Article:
While it hasn’t been “lost” in the shuffle, the resurgence of the Divas division from the bottom up has been one of the most remarkable parts of the build since WrestleMania. After allowing AJ to defeat everyone, then have her lose on an INSTANT CRITICAL to an almost complete unknown (to most fans) allowed for the entire division to be reset. That the Total Divas essentially became a stable who moonlight as a performance troupe with their own “reality” sketch television show has also helped focus the direction of the division in way that the company could learn to use as they expand programming on the WWE Network. Allowing those viewers interested in doing so a glimpse into a separate world of stories with their favorite performers is exactly what make comic book movies and film adaptations of famous intellectual properties into great business. People like the comfort of “branding” with the freshness and unpredictability of a completely different world of adventures. It’s not that people are looking to see the personification of the things they like as much as they want to be able to consume the things they like in as many different ways from as many different perspectives as possible. It’s not the single recreation of that world they’ve loved, it’s the repeated recreation of the world they’ve loved that allows them to live inside of it for as long as possible.

Speaking of living inside of a world for as long as possible, the swiftness with which they ended this Swagger-Rose feud is enough to give you whiplash.


Anyone complaining about the match between the Usos and Wyatt family being done as a non-title match is either being willfully ignorant to how title programs are built or are just looking for something to complain about. They have also likely never seen a regular sport in their entire lives and should be ashamed of that fact if they consider themselves fans of sports entertainment. No one complains that the Heat played the Pacers during the regular season and lost to them several times. In fact, it CREATES INTRIGUE FOR WHEN THE GAMES ACTUALLY MATTER. BECAUSE THAT’S HOW YOU MAKE THINGS MATTER IN SPORTS, YOU REPEAT THEM OVER AND OVER AGAIN UNTIL YOU CAN BUILD A  NARRATIVE AROUND THE RANDOM NUMBERS GENERATED THROUGH REPETITION. Also, this match was fantastic. So, if you are going to complain about things like this, maybe sit down, have some tea and watch literally any sports movie or any “season-in-review” recap you can get your hands on, because you are probably haven’t or are just the worst kind of idiot.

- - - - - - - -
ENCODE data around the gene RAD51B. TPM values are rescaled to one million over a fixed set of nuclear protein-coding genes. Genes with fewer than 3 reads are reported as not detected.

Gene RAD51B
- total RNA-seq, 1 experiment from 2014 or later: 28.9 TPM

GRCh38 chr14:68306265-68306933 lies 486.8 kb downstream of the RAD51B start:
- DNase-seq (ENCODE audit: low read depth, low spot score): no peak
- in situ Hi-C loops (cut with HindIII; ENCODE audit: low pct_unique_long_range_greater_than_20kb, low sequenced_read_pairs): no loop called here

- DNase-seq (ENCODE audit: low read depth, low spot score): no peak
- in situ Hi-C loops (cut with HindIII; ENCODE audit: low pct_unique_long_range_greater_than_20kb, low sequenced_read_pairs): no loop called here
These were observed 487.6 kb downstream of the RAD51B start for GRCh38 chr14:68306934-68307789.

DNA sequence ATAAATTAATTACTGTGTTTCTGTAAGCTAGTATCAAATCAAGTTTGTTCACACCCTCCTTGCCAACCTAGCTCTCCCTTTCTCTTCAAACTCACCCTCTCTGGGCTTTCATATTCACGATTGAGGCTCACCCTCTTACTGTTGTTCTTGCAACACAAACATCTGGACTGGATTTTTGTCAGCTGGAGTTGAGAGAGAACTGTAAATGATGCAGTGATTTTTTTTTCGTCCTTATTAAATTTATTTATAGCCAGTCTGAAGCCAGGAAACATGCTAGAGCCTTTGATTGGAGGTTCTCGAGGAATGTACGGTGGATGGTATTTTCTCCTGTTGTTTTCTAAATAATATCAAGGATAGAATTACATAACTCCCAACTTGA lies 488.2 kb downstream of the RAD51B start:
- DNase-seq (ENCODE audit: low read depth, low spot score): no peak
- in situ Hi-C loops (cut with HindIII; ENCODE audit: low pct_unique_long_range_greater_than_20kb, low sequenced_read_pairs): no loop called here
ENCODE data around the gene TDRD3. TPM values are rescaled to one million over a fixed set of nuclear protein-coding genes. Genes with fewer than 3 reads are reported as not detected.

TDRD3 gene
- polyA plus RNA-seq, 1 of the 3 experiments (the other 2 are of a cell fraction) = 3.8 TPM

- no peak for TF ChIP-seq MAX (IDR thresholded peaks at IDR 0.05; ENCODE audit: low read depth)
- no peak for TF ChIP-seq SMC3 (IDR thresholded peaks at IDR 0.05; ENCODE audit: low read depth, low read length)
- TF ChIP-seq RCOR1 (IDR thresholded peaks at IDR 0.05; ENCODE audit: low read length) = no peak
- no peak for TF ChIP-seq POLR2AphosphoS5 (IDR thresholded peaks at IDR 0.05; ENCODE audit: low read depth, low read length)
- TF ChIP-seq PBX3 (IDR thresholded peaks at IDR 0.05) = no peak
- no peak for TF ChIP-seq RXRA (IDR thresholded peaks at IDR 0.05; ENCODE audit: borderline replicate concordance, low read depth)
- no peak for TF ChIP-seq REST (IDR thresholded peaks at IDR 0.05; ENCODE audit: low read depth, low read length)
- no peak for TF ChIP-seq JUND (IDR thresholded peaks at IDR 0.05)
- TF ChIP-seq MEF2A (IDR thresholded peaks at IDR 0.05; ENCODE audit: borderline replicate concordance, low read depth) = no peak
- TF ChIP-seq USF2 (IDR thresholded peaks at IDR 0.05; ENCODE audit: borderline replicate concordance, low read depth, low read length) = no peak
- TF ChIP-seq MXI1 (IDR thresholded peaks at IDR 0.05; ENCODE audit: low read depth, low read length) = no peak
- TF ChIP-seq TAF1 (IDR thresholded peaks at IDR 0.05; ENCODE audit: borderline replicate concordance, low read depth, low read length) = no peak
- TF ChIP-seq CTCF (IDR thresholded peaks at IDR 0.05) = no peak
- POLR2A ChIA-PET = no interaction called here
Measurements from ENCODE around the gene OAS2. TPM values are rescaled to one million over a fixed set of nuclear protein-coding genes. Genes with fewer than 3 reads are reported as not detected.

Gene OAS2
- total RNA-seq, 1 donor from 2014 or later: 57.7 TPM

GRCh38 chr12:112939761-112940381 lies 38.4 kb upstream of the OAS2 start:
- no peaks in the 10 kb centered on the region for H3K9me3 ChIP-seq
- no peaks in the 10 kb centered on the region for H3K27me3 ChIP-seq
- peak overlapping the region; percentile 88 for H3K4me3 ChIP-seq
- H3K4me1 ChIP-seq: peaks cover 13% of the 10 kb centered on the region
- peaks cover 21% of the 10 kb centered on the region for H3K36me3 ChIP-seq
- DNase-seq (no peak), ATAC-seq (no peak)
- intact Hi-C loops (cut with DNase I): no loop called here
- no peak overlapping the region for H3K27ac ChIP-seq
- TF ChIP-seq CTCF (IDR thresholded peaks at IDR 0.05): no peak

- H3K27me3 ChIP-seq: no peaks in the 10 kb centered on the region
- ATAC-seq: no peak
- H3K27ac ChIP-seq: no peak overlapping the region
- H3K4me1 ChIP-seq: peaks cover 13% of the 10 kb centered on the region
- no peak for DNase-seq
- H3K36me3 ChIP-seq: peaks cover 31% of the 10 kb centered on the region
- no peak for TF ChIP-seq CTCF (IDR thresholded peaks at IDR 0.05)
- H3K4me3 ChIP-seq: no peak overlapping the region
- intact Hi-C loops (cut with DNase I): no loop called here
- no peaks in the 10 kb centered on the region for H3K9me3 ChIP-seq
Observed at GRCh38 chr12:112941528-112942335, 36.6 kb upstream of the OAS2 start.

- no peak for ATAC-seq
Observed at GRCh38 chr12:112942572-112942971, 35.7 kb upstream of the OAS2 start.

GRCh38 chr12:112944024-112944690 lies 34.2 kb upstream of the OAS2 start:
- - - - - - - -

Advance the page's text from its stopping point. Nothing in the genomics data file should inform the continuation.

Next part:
So, at this point, being a Dolph Ziggler fan has to feel almost identical to rooting for the Mets. Except without the possibility of ever winning a championship again. Oh, right. So, exactly like rooting for the Mets.



Oh, Rusev, how do I love thee? Let me count the ways: один, два, три, четыре, пять, шесть, семь, восемь, девять, десять



*** WARNING: YOU ARE NOW ENTERING A WRESTLING NERD DISCUSSION ZONE *** PLEASE KEEP EYES AND EARS INSIDE OF KAYFABE AT ALL TIMES *** Genuine unpredictability is almost impossible to come across in the modern WWE. Fooling all of the people all of the time has always been difficult, but the internet, along with the sheer amount of footage and patterns that fans are able to cull inclinations from, has created as situation that makes moves like the one made by Seth Rollins either eminently predictable or poorly received on levels that threaten to undermine the whole enterprise.

The company is best served narratively when they can manage to naturally find the sweet spot that they hit on Raw, but also have to try desperately to make sure that they never allow things like this to become commonplace. In fact, most of wrestling is trying to find a perfect balance between “familiar” and “new”, because falling too far into one camp or the either prevents the company from building their audience or forces them to maintain an increasingly voracious appetite for stretching the limit of the resources available within a company.

Resources in the company aren’t just limited to performers, either. Storylines, gimmicks, match stipulations and tropes are all in limited supply, and must be doled out in such a way that prevents any one thing from being completely depleted as a way to generate heat, and thereby money. This swerve worked so well because it was such a risky move. And not just in terms of taking out something that had worked so well and trading for it for the potential of the unknown, which is essentially the definition of risk. It was so risky because it essentially made any subsequent  attempts to do this type of storyline significantly less valuable for the next several years. They’ve essentially went all in on this plan on every conceivable level. Which is to say that this feels so monumentally important because it is so monumentally important to the future of the company. The WWE has put their money where their mouth is, and they’ve done it in a way that no one saw coming. Eventually we’ll realize that these kooks might actually know what they are doing, though whether or not we admit it is a completely different story. *** WARNING: YOU ARE NOW EXITING A WRESTLING NERD DISCUSSION ZONE *** PLEASE ENJOY YOUR COMPLIMENTARY CHILI CHEESE PRETZEL DOG MILKSHAKE ON THE WAY OUT ***